The Length of a Day

“Yesterday is gone. Tomorrow has not yet come. We have only today. Let us begin.” This is a quote I recently learned, from St. Mother Teresa of Calcutta. It’s now one of my all-time favorite quotes because from a Christian perspective or otherwise, it really describes the peace that we can find by living in the present and not worrying about things we can’t control. I hope you also can appreciate its simple motivation to make the most of each day. This is especially important during any time we spend visiting other countries, but I don’t know why we rarely apply it to our “normal” lives.

This week has been my last week in Ireland, and I have repeated this quote often to myself as I took this week one day at a time. I spent my time after work re-visiting all of my favorite places in Dublin and making sure I was ready to go home. This summer has been one for the books, and honestly truly exhausting. I think that during any study abroad experience you are meant to realize something big that you take with you going forward, whether it’s that you love the place you spent time in and want to live there eventually, or if you discover that you’d rather stay at home; it could be anything, but something significant will always come out of these times.

Live Irish music is definitely what I’ll miss more than anything. It’s such a joyful noise.

For me, since I’ve been interning abroad rather than studying abroad, my big takeaway is that I’m not ready for full-time work. It’s not hard to see the irony in this, considering I came to Dublin for a full-time internship experience, but it’s not the work itself that was the problem. I learned so much, and I was enjoying what I was doing. This has shaped the direction that my career will take in the future – key word future. I have not enjoyed spending my summer with my days structured entirely around the time in the office; it makes the days shorter, and sometimes work and the commute were all I had energy for. I guess I’m not ready for my life to be that focused yet, and it’s good because I don’t have to be. I have one more year of school, and believe me when I say I’m going to make the most of that.

Me and the River Lee

Last Saturday I visited Cork, which is a smaller city in the south of Ireland. It was a 2 ½ hour train ride away, and I was so happy that I took the initiative to plan the trip for myself. When studying abroad, it is so important to see as many different parts of the country as you can, and I knew I had to take one more excursion during my last weekend here. The trip was also more than affordable because Ireland has student deals on train tickets – I had no idea that they’re only about half the price of normal adult tickets! What am I going to do when I’m not a student anymore??

St. Fin-Barre’s Cathedral in Cork is an impressive sight.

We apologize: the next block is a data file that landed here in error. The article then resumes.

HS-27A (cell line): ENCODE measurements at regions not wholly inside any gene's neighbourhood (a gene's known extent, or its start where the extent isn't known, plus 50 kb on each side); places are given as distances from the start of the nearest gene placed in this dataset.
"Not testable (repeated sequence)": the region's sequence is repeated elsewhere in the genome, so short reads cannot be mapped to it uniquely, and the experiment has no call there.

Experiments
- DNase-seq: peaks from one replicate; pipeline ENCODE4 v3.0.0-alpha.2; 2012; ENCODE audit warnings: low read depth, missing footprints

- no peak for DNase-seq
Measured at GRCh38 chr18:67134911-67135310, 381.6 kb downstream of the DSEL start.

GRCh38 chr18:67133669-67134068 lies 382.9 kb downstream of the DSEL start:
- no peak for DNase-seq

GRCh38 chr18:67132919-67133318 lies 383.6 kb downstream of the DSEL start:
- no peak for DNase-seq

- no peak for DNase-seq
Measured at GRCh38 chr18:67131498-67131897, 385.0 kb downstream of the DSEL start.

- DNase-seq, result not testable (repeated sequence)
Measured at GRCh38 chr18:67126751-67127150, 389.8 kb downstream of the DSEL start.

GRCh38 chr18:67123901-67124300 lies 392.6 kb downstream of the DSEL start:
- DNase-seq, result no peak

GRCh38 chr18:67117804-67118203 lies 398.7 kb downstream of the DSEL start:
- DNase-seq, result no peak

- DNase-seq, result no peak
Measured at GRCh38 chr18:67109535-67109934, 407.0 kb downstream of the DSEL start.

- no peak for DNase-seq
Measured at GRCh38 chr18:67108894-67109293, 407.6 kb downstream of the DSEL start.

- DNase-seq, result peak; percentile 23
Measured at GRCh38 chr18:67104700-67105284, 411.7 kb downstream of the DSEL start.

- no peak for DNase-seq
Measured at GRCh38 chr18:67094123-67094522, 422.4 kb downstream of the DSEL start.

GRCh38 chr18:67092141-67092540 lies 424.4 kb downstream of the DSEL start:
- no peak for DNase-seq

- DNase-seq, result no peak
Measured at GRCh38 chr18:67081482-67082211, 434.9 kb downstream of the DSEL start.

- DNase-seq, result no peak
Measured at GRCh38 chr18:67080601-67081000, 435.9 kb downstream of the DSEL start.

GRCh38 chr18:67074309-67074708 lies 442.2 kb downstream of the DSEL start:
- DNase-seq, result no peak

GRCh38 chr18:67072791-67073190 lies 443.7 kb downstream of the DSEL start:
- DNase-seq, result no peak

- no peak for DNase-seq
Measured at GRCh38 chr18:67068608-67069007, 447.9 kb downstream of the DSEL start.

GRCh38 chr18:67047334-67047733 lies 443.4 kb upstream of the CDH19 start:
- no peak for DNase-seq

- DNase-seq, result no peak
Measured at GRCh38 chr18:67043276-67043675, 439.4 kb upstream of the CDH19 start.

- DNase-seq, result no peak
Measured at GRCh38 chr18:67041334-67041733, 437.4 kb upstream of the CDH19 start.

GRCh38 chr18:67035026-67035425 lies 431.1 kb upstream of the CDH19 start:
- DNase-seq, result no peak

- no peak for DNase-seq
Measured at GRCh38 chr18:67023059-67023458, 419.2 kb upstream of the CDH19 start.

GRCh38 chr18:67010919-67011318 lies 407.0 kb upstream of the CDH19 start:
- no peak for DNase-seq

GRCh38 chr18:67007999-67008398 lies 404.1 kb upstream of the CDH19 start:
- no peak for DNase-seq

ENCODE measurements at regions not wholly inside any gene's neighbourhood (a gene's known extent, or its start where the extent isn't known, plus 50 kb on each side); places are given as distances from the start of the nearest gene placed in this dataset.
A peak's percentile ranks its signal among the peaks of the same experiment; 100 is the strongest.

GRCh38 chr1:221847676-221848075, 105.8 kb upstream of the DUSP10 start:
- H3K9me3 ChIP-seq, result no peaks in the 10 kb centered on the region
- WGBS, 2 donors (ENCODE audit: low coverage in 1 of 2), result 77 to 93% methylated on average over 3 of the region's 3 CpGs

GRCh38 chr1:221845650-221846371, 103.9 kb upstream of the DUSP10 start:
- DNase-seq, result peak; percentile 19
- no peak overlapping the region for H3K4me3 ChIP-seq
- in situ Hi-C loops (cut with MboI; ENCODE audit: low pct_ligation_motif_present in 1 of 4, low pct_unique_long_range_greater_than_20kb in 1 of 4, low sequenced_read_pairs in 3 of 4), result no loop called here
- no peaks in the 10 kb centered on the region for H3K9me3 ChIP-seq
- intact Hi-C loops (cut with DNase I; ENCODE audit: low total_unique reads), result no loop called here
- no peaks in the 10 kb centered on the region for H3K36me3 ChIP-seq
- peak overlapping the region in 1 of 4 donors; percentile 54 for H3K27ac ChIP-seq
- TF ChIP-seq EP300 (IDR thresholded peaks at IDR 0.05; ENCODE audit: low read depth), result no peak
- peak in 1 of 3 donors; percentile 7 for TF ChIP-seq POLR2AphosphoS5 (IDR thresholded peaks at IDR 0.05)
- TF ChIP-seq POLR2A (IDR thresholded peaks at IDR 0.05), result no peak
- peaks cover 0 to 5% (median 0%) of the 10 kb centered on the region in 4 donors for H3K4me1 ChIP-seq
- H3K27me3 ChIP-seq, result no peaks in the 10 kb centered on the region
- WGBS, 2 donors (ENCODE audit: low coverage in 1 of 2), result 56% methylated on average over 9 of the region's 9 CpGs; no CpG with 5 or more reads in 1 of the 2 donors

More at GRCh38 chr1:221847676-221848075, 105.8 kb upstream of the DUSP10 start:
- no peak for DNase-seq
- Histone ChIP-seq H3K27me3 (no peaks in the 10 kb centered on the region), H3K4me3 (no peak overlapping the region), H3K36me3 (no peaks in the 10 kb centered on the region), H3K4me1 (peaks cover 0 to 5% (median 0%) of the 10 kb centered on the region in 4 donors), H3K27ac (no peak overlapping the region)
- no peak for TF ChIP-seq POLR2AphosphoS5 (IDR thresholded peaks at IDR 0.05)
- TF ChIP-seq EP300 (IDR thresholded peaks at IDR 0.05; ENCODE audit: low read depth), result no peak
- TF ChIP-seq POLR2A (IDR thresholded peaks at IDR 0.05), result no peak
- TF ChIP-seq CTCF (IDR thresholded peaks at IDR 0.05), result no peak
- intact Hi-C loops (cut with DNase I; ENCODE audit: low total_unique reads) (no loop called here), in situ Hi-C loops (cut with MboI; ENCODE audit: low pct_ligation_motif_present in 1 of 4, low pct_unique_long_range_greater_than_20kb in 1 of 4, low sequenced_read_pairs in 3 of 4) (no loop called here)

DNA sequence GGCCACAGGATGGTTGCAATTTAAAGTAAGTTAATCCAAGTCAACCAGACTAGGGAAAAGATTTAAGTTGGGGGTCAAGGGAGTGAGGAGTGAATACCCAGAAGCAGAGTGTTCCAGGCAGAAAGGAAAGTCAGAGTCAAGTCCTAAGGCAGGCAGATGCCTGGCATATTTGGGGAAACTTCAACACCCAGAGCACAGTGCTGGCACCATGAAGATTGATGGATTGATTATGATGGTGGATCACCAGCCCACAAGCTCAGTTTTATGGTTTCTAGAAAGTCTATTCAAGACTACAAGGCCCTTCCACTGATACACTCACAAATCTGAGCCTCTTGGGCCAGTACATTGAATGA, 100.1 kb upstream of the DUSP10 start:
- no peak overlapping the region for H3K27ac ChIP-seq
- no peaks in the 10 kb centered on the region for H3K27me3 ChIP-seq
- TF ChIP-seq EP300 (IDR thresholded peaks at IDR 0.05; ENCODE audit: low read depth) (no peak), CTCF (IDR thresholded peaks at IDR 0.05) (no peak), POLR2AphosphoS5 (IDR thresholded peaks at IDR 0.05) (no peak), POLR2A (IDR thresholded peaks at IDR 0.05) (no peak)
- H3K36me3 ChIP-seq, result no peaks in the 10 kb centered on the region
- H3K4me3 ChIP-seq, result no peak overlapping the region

Anyways, Cork City was one of the most charming places I’ve ever been (and I’ve been to a lot of charming places) …if you’re ever in Ireland, don’t pass on a visit there. The people were so friendly and the city was very unique. It’s unexpectedly small, so that while aimlessly exploring the streets I would often realize that I’d walked past the same places multiple times. My day trip to Cork is a testament to how much you can do in a day; I didn’t even get to the city very early, and I left fairly early in the evening as well, but still saw everything I wanted to see and more.

The tower of the Red Abbey, which has stood in Cork since the 13th century AD. The neighborhoods have grown around it.

I spent the afternoon in the gorgeous Fitzgerald Park. Cork is really homey, I’m so glad I visited to see a different part of Ireland and a less touristy city.

I learned that Cork City is where the Irish rebellion from Britain began in the early 20th century. My whole day had been spent exploring and observing, and I had noticed that many monuments to Irish history as well as artwork about that time period graced the streets. The reason for this didn’t click in my mind, however, until the end of my day when I was passing time at a pub before making my way to the train station. While enjoying some traditional Irish music, I struck up a conversation with an older gentleman who told me he had lived in Cork his whole life. He introduced me to a new beer called Rebel Red, saying I had to try it before I left Ireland. I only had time for a half-pint, but it’s definitely one of my new favorites. The significance of that beer in Cork obviously is that the Rebel Party in Ireland originated in Cork; the Irish Civil War started in Cork, and it was really cool to get this short, patriotic history lesson from a resident of the city. I got the impression that Cork is one of those places where the people who live there are “from Cork” first before they are “Irish” – if that makes sense. There is a very strong sense of pride in their city, which I realize must be in part because of that history. They’re very proud that the rest of Ireland has Cork to thank for its independence.

This is the “National Monument” situated in Cork’s city center; it commemorates those who led the movement for Irish independence.

As I write this I am getting ready to go to my last day of my internship here in Dublin. I’m looking forward to celebrating my last day with my supervisor and coworkers, thanking them for everything I’ve learned this summer, and making sure to keep in touch. Tomorrow I fly back home, and right into the start of my busiest semester yet…when I get home is when I truly will learn how much can be done in the length of a day. I hope I remember what I’ve learned in Ireland this summer and will plan for the future accordingly, while living day by day.

Allison F. 

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